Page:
The latest problem facing commercial property funds: too much cash coming
Following the Brexit vote, multibillion pound property funds were forced to cut the value of their portfolios or lock in investors to stem a tidal wave of outflows.
But in seven short months the situation has reversed.
Now the £1.2bn Columbia Threadneedle UK Property fund is so much in demand that it is having to take action to stem some of the inflows.
This return to popularity signals recovering sentiment.
Columbia Threadneedle’s fund is structured as a unit trust. In this type of fund, units are created when investors put new money in and cancelled when investors sell or withdraw money.
They typically have a “buy” price and a “sell” price, otherwise known as the “offer” and “bid” prices. These can be manipulated according to the general direction of the flow of investors’ cash.
The gap between the two prices – or the “bid-offer spread” – can be wide in the case of property funds, as the transaction costs of buying and selling buildings are high.
When there is more money flowing in than out, the manager can use “offer” pricing to shield existing investors. In this scenario, the “buyers”, or those putting money in, bear the costs of expanding the fund by buying new assets.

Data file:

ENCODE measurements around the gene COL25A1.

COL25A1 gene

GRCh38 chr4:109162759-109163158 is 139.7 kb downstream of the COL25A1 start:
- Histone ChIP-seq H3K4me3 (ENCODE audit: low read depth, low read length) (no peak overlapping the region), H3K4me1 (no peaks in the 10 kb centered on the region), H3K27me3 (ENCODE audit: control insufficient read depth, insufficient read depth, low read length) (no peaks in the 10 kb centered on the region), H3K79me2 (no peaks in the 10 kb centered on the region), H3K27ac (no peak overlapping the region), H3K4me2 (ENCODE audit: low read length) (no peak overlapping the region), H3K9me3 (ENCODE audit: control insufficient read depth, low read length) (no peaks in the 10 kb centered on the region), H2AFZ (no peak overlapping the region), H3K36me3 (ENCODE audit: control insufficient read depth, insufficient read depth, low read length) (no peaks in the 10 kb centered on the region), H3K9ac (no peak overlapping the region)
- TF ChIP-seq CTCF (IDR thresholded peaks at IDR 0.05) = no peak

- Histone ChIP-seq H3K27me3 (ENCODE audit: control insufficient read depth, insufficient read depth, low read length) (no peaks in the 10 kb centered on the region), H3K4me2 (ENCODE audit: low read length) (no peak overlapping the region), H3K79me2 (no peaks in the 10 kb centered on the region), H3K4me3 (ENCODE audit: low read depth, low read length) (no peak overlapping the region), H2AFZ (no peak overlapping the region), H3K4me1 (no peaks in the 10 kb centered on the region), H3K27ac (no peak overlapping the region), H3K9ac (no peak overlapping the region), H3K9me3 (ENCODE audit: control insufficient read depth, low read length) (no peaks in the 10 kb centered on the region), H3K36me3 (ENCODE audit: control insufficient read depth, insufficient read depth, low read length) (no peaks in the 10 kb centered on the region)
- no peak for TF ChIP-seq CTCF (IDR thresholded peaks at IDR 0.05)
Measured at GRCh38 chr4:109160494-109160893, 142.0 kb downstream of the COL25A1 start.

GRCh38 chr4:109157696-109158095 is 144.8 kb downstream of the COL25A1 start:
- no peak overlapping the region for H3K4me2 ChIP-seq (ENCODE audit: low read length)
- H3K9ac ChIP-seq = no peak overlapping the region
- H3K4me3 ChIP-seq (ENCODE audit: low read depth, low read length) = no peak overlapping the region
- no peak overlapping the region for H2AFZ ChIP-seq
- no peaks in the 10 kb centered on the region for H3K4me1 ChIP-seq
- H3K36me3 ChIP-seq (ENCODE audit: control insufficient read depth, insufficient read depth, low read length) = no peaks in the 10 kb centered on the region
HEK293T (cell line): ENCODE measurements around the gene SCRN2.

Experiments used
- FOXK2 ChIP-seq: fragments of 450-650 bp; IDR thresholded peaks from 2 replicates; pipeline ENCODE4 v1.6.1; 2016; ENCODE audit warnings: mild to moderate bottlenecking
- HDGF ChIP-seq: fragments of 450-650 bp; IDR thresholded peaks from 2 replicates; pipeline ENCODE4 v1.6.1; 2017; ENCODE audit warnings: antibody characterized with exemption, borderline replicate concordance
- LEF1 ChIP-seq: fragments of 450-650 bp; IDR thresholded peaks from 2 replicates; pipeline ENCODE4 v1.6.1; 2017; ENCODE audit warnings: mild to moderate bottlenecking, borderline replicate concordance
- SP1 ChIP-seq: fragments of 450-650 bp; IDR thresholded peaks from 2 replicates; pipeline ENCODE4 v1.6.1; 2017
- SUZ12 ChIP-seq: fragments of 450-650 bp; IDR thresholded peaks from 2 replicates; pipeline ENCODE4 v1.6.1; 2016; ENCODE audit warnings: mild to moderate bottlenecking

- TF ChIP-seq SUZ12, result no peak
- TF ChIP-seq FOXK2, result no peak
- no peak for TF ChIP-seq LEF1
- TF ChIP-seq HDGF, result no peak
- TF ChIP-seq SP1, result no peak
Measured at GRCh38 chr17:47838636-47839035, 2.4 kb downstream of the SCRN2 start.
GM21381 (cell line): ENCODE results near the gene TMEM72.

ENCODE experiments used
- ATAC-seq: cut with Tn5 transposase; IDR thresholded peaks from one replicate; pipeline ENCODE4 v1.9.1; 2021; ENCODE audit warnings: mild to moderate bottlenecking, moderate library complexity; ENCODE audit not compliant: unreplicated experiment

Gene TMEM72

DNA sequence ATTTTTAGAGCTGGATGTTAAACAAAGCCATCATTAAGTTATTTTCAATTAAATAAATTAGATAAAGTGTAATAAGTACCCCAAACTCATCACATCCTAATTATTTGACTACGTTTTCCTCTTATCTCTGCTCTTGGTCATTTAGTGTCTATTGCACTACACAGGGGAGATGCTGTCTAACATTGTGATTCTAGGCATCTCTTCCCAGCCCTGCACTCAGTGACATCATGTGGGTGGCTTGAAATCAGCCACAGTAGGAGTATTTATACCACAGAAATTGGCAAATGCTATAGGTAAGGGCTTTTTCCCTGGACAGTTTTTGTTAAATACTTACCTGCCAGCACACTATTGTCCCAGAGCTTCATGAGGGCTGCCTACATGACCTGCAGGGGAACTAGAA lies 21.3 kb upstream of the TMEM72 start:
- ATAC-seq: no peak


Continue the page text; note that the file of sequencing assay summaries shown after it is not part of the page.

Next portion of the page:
When there is more money flowing out than in, on the other hand, the manager can use “bid” pricing for the same reason.
In that situation the “sellers” carry the cost of shrinking the portfolio through the sale of assets.
Where the fund manager makes the switch from one pricing basis to another, existing investors will see the sale value of their units rise or fall by the size of the spread.
Columbia Threadneedle’s fund has moved to “offer” pricing to reflect increased inflows, so existing unit holders will benefit from an uplift to their unit values – if they were to sell them – of around 5pc.
Don Jordison, managing director of property at Columbia Threadneedle, said: “The change reflects investor recognition of the virtues and strength of property as an asset class.”
At present, property funds typically offer a dividend yield of between 3pc and 5pc, attracting many income investors.